All posts by One Guys Opinion

Dr. Frank Swietek is Associate Professor of History at the University of Dallas, where he is regarded as a particularly tough grader. He has been the film critic of the University News since 1988, and has discussed movies on air at KRLD-AM (Dallas) and KOMO-AM (Seattle). He is also the Founding President of the Dallas-Fort Worth Film Critics' Association, a group of print and broadcast journalists covering film in the Metroplex area, and was a charter member of the Society of Texas Film Critics. Dr. Swietek is a member of the Online Film Critics Society (OFCS). He was instrumental in the creation of the Lone Star Awards, which, through the efforts of the Dallas-Fort Worth Regional Film Commission, give recognition annually to the best feature films and television programs produced in Texas.


“Hell on Earth” might be more like it. Watching this shameless
tearjerker–the feature debut of TV director Mark Piznarski–
makes a viewer feel like he’s stuck in a time warp. The story
–about a sweet, impressionable girl named Samantha (Leelee
Sobieski) who, one fateful summer, finds herself torn between
affection for her long-time local beau Jasper (Josh Hartnett)
and attraction to arrogant but gorgeous preppie Kelley (Chris
Klein), who’s forced to stay in her town to do community
service after a destructive drag-race–has a contemporary
setting, but its rank sentimentality and soupy plot seem more
redolent of movies of a bygone era. This sort of romantic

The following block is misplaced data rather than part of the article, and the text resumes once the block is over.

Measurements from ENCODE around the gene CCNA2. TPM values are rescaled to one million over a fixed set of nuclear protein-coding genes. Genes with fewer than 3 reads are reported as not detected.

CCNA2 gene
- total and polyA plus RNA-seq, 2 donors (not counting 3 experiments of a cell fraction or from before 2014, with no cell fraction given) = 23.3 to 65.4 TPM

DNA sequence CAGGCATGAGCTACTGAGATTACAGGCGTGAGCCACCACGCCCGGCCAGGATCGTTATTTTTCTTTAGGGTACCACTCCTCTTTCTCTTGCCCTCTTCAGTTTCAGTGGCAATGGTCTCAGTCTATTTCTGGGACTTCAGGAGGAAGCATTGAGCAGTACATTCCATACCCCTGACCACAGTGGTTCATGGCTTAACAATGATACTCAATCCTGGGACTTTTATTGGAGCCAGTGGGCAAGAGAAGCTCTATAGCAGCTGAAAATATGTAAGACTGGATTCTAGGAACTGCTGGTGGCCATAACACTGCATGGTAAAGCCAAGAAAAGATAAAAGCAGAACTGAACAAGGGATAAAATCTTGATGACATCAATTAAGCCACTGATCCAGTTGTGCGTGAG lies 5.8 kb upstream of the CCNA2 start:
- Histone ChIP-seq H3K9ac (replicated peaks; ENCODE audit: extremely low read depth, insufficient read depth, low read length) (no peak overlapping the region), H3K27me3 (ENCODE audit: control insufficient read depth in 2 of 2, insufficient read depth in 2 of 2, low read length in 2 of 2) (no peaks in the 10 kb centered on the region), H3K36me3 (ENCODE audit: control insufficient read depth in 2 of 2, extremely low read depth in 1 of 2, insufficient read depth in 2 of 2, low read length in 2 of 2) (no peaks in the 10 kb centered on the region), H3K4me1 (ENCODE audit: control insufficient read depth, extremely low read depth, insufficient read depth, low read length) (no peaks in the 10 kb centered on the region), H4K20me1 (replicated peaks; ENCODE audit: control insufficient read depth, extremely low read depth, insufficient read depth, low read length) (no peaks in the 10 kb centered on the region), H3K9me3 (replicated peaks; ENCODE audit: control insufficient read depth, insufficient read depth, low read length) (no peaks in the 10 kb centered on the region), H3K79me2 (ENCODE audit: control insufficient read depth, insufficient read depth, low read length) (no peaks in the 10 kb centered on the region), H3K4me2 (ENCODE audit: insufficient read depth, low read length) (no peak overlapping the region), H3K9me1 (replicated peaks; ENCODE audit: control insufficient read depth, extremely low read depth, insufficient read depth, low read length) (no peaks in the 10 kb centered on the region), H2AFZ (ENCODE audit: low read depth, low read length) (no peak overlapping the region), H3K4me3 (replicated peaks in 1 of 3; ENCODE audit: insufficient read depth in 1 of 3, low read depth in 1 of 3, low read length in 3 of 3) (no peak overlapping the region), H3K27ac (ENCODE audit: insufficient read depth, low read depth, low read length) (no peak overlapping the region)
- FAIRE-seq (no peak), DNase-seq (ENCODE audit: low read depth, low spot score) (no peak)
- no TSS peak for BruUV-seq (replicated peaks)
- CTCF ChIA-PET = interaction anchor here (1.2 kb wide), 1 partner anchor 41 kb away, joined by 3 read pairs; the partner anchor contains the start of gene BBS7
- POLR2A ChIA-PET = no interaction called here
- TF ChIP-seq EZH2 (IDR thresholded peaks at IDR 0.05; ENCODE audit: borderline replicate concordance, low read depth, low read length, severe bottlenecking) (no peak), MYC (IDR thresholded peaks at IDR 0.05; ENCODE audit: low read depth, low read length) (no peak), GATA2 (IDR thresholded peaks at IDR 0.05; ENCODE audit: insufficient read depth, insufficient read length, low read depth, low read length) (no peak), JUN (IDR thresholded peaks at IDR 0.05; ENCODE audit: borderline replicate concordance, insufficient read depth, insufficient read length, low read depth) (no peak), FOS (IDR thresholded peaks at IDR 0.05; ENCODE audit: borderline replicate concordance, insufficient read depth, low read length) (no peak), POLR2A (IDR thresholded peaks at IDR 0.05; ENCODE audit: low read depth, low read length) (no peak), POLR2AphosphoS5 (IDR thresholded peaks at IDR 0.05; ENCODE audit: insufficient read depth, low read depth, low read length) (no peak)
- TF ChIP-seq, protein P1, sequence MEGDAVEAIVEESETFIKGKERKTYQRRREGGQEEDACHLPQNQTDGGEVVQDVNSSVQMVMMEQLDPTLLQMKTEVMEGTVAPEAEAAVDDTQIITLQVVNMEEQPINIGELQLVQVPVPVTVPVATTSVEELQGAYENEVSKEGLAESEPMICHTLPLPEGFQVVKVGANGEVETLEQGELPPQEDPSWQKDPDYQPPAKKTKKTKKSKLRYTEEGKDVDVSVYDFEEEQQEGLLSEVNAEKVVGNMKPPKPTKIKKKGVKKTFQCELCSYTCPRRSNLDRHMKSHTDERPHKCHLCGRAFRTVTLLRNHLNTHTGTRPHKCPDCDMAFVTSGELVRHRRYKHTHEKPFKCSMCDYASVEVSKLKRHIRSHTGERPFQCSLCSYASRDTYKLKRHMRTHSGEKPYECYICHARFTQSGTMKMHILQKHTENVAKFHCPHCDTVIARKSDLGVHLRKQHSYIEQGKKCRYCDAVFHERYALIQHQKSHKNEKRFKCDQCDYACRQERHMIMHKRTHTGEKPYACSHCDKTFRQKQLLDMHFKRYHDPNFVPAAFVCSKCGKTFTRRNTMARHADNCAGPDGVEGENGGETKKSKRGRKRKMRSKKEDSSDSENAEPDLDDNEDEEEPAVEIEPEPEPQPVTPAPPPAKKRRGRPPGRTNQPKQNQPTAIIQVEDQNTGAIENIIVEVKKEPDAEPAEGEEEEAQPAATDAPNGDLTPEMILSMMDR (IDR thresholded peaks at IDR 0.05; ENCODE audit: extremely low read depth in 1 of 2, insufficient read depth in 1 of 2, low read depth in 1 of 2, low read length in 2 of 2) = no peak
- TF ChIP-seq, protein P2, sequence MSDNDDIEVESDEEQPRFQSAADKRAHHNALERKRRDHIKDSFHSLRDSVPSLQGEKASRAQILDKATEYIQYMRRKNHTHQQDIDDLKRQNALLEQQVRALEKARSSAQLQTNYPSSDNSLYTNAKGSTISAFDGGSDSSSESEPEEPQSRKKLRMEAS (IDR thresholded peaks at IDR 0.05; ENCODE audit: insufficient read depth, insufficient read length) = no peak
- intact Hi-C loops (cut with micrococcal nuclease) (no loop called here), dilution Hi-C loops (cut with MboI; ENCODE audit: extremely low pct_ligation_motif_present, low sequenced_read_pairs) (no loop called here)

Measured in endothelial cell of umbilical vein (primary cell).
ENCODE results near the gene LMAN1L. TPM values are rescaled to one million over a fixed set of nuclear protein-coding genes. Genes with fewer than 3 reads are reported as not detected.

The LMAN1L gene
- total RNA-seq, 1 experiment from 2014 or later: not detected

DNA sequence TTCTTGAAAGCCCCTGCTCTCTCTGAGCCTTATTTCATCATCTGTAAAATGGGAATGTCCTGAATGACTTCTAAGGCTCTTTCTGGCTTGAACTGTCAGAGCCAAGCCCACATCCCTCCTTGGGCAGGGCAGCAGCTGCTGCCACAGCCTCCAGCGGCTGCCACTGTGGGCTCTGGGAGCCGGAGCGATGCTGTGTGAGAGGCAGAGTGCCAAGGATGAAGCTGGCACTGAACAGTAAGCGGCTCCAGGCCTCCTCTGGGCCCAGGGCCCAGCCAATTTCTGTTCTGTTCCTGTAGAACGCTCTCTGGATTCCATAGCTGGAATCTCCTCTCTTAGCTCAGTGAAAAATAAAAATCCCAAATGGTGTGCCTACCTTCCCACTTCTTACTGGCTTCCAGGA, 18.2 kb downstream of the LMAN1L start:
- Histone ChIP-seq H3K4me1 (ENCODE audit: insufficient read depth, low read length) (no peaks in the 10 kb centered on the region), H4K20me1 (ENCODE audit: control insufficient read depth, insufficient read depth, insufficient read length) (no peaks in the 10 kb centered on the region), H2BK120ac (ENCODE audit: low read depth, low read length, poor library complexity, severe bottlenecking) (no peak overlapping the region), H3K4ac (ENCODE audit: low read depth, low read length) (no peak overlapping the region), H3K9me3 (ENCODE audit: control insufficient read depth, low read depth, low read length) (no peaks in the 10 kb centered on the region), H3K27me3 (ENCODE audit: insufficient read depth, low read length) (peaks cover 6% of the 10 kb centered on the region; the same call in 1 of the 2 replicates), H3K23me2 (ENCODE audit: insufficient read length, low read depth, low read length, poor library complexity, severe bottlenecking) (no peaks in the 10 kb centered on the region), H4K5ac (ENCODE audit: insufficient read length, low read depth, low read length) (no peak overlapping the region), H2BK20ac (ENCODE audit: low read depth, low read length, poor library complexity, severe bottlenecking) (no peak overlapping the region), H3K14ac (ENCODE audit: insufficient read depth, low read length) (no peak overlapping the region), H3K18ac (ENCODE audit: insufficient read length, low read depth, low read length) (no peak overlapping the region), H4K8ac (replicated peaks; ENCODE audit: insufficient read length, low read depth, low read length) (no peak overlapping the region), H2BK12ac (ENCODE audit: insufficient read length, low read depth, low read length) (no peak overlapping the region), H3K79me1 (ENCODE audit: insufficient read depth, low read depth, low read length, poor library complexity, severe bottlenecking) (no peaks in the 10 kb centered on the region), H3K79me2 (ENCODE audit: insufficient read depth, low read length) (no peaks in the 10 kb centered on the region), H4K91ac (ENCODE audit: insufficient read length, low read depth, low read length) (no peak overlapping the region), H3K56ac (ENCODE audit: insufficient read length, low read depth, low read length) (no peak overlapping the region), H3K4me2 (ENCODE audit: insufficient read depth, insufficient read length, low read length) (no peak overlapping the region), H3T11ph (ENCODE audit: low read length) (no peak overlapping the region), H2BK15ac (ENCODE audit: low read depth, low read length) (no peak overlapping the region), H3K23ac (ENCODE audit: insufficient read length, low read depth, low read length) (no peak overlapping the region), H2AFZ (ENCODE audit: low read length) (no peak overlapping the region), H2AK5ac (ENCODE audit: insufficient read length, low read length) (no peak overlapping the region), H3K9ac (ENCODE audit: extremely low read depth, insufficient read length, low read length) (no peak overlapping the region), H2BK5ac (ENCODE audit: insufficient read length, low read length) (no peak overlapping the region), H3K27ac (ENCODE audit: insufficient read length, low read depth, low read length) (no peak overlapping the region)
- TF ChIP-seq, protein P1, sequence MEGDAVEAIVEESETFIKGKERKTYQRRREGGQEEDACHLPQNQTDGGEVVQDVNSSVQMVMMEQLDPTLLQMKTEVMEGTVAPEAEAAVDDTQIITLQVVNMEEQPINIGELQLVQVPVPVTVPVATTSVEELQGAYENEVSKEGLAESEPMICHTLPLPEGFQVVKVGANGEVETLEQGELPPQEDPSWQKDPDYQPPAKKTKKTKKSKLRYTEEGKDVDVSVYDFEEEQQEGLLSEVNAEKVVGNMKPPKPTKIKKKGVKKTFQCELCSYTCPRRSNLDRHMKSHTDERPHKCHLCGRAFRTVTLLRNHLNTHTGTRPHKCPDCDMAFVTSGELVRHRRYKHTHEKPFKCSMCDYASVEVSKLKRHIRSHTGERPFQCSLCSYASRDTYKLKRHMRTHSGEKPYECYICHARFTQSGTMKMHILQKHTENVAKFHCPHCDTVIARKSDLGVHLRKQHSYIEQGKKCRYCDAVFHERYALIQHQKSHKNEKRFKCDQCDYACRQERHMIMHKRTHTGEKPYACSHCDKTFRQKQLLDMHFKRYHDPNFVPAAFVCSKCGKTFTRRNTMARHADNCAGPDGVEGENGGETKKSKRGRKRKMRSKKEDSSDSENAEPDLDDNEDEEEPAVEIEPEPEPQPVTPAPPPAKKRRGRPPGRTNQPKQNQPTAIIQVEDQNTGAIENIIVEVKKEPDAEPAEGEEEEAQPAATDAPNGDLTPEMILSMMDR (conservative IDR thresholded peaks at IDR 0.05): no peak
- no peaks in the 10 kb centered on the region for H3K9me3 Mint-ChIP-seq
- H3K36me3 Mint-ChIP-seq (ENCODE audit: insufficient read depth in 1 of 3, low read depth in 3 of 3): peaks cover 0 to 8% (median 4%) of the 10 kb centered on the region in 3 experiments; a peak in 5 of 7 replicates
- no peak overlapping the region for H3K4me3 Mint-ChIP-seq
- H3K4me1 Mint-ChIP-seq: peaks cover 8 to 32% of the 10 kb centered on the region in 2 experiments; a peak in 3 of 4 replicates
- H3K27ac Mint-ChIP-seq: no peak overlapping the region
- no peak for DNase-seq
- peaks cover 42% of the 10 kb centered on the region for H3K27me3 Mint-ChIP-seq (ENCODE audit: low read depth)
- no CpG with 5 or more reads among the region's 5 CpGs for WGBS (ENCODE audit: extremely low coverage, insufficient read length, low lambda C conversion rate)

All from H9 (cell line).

triangle, with two doe-eyed guys pining away weepily over a
single life-filled but (as we can easily foresee from an early
visit to a doctor’s office) medically endangered gal, seemed
a lot more at home in the soap operas of the thirties and
forties about women drawn to handsome rascals as their long-
suffering boyfriends looked sadly on, than it does in our far
more jaded age.

The incredibly old-fashioned nature of the piece is accentuated
by other elements of the narrative. Much of the running-time
is devoted to the rebuilding of a demolished diner which is
a modern equivalent of the old community barn-raisings so
frequent in old flicks. And toward the close of the tale we’re
confronted with one of those apparently painless cases of
cancer that occur only in the cheapest kinds of fiction and
are designed solely to extract tears from the easily distressed:
since all the characters on screen are busy crying, shouldn’t
audience members do likewise?

An attractive cast has been enlisted to try to make this
contrived script–Fannie Hurst channeled through Michael
Seitzman–persuasive, but though they work hard, it’s all to
no avail. Klein, who was so charming in “American Pie” and
“Election,” goes through the prescribed paces of suffering and
longing here (he’s the product of a bad home-life, of course),
and so does Hartnett (the scruffy teen rebel of “The Faculty”);
but their performances seem more suited to afternoon television
than to the big screen. Sobieski, who was impressive in the
CBS miniseries on Joan of Arc, radiates a natural exuberance,
but her character’s indecision between her two suitors
eventually comes to seem more ditzy than affecting, and there’s
really nothing she can do with the picture’s maudlin final act.
The older cast members do yeoman service on behalf of material
that must have struck them as hopelessly cornball; Bruce
Greenwood, for instance, must here go through much catch-in-
the-throat melodramatic excess as Sam’s father–a fate that
seems especially cruel when one remembers the true pain of
troubled parenthood he was able to convey in Atom Egoyan’s
incomparably superior “The Sweet Hereafter.” And it doesn’t
help matters that the whole affair is encased in a music score
by Andrea Morricone (daughter of the famous Ennio) that’s so
sappy and overemphatic that it seems almost a parody of Waxman
or Steiner.

On the plus side, “Here on Earth” does offer some pretty